A team of researchers at the University of Veterinary Medicine in Vienna are training elderly dogs to play video games on touchscreens in order to prevent earlier cognitive declines. The results show that order and structure in pets’ lives benefit their mental state.
The study shows that giving canine pets problem-solving exercises to work their minds can actually have the opposite effect than originally anticipated. “Unlike puppies or young dogs, old hounds are almost never trained or challenged mentally,” the study read.
“Senior dogs are usually perfectly integrated into our lives and we often forgive them any disobedience or stubbornness. In addition, due to their increasing physical limitations, we usually spare old dogs the sort of training we might expect from young animals.”
According to researchers, a healthy substitute for physical activity can come in form of computer games. This helps because physical work is more difficult for older hounds to take part in. These games have reward systems and have proved to give older pooches a longer period of quality mental health.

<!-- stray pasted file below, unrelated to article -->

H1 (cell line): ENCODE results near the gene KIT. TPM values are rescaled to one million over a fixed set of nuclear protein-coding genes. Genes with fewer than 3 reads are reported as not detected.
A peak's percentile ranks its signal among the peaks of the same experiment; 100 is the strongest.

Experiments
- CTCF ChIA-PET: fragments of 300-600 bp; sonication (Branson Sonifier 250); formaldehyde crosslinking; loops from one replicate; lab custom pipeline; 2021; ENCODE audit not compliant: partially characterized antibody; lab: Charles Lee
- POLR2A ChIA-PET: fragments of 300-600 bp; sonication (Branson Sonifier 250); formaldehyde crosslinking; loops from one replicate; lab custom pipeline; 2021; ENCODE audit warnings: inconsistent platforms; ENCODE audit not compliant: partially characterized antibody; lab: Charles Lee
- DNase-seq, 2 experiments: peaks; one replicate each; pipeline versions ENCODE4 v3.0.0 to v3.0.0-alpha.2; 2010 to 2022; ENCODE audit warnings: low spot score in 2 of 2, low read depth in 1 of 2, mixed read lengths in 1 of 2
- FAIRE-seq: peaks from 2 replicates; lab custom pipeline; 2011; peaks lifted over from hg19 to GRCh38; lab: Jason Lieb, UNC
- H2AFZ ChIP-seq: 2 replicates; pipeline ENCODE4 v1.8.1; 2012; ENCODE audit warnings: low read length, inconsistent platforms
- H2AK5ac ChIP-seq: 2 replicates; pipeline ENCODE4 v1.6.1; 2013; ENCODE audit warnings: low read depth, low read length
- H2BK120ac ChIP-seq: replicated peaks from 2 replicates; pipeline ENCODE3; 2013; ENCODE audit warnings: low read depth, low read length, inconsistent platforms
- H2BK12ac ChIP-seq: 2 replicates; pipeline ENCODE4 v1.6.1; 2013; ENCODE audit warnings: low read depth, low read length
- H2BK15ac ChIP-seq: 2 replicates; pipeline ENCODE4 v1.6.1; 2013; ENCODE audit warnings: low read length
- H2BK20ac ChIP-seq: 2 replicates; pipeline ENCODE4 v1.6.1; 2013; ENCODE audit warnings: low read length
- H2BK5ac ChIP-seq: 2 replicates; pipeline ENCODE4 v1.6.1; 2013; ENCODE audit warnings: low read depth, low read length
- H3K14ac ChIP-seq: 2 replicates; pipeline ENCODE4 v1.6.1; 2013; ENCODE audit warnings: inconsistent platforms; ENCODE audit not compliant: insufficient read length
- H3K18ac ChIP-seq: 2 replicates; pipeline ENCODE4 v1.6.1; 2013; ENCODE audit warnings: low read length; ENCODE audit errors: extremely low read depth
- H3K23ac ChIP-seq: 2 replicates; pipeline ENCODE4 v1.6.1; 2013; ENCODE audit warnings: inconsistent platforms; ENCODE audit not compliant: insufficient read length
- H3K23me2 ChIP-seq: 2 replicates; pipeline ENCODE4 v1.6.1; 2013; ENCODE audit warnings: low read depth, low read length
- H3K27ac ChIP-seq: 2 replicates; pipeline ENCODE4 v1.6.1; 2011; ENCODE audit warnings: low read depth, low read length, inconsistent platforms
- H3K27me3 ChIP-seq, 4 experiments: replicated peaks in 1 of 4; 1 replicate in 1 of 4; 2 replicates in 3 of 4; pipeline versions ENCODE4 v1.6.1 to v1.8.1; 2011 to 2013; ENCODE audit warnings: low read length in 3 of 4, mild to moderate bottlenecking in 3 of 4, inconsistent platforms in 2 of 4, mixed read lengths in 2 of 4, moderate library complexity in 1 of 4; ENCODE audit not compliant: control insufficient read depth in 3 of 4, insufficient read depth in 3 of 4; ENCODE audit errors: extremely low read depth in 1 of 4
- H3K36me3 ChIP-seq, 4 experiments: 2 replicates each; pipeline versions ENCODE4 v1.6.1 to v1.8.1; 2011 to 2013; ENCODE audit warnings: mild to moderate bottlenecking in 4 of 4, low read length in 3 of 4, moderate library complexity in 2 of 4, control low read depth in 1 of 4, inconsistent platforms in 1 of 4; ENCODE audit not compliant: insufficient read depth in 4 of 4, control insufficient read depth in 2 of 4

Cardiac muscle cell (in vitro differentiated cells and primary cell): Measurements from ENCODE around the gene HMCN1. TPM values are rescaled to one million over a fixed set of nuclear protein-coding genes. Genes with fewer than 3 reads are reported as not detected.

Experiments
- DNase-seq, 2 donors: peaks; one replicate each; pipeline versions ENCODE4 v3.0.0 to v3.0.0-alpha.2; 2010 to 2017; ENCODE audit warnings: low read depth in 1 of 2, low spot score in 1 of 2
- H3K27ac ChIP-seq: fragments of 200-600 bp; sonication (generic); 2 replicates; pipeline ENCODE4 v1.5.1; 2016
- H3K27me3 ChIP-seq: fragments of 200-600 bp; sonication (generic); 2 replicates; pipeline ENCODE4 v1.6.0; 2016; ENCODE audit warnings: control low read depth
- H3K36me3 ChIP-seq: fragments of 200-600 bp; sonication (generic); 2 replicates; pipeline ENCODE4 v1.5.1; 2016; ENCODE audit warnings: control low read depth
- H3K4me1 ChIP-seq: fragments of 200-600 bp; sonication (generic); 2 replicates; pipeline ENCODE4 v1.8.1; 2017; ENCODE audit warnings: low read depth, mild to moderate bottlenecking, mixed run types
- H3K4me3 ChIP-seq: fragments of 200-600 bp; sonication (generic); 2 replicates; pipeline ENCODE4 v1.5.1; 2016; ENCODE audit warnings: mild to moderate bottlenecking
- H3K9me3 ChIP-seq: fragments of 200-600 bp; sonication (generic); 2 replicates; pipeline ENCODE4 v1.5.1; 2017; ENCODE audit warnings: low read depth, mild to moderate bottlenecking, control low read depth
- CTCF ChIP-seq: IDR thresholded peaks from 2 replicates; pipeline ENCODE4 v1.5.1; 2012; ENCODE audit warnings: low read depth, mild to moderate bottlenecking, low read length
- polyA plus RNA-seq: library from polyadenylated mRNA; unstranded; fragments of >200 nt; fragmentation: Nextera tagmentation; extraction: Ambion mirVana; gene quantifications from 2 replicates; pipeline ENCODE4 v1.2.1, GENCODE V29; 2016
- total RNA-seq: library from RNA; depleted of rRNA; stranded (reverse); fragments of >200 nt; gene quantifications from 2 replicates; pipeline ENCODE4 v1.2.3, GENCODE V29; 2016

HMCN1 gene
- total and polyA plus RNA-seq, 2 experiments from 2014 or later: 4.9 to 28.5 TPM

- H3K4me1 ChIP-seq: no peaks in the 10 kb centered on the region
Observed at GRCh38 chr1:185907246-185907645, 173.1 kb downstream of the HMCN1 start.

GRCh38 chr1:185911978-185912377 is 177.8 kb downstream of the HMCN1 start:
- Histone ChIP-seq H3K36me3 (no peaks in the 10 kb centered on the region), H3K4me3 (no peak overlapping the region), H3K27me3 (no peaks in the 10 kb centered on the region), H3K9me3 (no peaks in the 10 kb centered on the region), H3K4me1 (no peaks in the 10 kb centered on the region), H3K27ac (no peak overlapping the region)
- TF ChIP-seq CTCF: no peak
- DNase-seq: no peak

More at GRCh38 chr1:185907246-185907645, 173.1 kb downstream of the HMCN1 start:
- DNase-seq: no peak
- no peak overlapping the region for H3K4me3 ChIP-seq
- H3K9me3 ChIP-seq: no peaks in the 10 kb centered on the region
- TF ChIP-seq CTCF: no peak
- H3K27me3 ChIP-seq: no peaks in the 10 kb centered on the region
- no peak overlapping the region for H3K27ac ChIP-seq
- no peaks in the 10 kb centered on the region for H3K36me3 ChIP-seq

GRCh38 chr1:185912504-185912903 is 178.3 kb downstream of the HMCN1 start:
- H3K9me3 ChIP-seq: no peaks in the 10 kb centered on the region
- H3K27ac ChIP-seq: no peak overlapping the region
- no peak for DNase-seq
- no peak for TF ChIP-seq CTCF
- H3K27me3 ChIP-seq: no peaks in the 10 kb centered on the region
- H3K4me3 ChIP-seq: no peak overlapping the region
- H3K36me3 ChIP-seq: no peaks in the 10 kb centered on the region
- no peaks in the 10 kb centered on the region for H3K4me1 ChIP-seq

Since the experiments have been conducted in labs, researchers are now looking to transfer the dog-friendly touchscreens in people’s homes. They believe that it will work in the same way that elderly people benefit from problem-solving games such as Sudoku.
Lisa Wallis, who wrote the study, believes that elderly hounds struggle due to the lack of challenges they face compared to younger ones. “As the dogs get older, we increasingly – and unconsciously – reduce the level of regular training,” she wrote.
“As is the case with people, dopamine production in dogs also falls in old age, leading to a decline in memory and motivational drive. But this natural mental deterioration can be countered with the specific training of cognitive skills.”
Despite their breakthroughs, the researchers confessed that the experiment was long and arduous. “But once the animals have got the trick they turn into avid computer gamers,” Wallis wrote.